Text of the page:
Flyer Accessibility Guidelines
- Less is more. Be clear and concise with poster design and content. Overcrowding a poster makes it difficult to read.
- Include the event, topic, or presenter(s) in a larger, bolder font than the rest of the poster.
- Use high-quality images that will look good on screen.
- Small images should not be stretched to make them larger.
- If you take an image from the Internet, be sure it does not have copyright restrictions.
- Do not use images that have watermarks. There are many sources for royalty-free images including The Noun Project, Unsplash, Pixabay, and more.
Designing for Accessibility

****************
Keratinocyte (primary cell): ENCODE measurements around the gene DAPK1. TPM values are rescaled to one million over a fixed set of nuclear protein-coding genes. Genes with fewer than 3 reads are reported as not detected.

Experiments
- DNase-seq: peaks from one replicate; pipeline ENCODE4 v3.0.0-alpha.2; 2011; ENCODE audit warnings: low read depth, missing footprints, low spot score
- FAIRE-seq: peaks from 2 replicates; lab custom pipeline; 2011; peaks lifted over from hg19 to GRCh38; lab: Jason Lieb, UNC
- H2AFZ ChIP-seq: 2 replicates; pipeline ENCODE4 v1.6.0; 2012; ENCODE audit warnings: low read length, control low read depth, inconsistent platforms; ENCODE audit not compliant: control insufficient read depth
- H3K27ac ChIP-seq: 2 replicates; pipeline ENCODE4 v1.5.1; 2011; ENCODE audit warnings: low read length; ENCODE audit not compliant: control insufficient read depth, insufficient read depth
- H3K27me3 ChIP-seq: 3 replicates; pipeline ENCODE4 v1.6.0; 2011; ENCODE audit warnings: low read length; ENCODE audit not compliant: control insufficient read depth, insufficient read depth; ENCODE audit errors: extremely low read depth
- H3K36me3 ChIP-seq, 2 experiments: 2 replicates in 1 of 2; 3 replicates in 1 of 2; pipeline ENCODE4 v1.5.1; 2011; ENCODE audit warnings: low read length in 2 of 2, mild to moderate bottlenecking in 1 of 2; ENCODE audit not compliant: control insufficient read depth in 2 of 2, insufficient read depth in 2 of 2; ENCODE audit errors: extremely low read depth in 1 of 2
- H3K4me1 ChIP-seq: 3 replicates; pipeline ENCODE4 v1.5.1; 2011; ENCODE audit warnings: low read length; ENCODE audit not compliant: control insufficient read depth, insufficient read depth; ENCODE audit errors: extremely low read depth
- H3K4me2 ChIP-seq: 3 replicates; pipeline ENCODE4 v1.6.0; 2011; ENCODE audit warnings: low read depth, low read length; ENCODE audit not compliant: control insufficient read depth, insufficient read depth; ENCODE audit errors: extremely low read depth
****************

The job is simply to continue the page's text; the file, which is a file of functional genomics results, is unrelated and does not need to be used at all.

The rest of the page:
- Consider font size and the amount of text on your poster; less text is preferred.
- Use sans serif fonts such as Helvetica, Arial, or Calibri.
- Italics, underlining, shadows, outlines, etc., are difficult to read. Bold can be effective if used consistently and simply.
Color and Contrast
- Background and foreground colors should offer good contrast for people with low vision. Use the Background Contrast Guide to check the legibility of your planned color combinations.
- Use the Colour Contrast Analyser to check specific ratios of your planned color combinations.
- Text over a photo or background image is very difficult to read. If you must use a background image, decrease the brightness, and increase the opacity.
- Grammarly Chrome Extention
- Grammarly Checker Website
- Grammarly Desktop Download
- Flesch Kincaid Checker Website
- Flesch Kincaid Chrome Extention